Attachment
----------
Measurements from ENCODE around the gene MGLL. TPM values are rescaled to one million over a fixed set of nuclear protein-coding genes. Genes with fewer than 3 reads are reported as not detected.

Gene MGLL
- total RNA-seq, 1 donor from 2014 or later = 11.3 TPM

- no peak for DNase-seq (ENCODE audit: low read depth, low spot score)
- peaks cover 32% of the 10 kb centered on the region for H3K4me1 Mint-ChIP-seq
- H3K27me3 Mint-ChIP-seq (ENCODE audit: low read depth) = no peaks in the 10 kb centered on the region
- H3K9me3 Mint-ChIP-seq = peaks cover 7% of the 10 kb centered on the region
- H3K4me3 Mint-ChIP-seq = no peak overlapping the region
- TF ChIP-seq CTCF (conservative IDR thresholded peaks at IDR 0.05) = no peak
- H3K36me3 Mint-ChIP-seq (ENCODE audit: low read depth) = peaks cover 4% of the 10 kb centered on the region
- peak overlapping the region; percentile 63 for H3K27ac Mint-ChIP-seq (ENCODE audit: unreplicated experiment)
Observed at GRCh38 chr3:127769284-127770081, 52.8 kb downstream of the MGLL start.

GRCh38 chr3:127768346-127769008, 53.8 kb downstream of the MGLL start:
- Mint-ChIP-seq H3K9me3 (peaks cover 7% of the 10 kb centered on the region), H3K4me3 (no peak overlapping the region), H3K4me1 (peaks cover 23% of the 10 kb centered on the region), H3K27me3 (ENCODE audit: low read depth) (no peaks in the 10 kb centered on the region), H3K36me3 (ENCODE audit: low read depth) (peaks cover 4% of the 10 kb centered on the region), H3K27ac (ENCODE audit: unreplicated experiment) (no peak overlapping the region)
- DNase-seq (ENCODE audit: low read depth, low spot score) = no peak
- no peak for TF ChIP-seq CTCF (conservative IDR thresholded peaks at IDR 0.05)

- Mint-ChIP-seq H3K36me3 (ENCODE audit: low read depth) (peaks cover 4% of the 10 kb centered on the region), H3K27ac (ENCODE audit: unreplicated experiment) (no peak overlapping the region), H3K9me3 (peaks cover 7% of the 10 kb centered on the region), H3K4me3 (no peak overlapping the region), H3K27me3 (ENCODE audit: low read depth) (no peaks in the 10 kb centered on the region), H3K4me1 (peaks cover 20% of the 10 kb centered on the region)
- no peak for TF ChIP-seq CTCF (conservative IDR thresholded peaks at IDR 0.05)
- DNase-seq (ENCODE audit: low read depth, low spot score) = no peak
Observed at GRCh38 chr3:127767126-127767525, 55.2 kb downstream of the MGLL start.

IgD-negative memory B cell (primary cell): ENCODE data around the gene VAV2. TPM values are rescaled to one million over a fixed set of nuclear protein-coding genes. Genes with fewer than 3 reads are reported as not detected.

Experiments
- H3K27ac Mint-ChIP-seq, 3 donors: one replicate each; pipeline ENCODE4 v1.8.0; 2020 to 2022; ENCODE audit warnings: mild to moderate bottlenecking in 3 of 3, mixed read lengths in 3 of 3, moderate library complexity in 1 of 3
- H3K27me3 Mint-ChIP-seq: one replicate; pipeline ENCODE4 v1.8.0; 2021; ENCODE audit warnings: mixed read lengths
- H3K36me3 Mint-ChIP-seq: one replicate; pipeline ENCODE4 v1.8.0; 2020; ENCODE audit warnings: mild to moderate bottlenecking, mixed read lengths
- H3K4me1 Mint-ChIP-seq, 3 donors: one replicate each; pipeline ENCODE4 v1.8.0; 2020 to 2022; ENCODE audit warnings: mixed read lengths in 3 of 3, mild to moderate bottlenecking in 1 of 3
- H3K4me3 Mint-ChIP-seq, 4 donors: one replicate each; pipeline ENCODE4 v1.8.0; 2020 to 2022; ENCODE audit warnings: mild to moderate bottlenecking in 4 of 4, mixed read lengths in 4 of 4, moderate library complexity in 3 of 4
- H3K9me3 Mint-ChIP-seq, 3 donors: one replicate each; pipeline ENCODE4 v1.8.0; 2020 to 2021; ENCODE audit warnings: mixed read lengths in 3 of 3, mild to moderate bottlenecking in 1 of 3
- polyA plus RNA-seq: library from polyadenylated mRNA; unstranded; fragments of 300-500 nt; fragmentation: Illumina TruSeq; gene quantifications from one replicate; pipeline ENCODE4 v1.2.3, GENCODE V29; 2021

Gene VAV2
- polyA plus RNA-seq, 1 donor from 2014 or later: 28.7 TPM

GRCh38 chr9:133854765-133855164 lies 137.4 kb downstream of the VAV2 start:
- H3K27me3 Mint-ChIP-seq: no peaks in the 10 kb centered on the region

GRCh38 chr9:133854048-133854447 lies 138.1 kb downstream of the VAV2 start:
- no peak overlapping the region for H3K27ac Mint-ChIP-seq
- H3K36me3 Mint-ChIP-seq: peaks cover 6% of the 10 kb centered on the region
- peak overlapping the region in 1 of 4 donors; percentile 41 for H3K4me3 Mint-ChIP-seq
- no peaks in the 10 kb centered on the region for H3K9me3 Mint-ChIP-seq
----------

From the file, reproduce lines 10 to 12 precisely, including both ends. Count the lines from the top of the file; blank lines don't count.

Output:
- H3K36me3 Mint-ChIP-seq (ENCODE audit: low read depth) = peaks cover 4% of the 10 kb centered on the region
- peak overlapping the region; percentile 63 for H3K27ac Mint-ChIP-seq (ENCODE audit: unreplicated experiment)
Observed at GRCh38 chr3:127769284-127770081, 52.8 kb downstream of the MGLL start.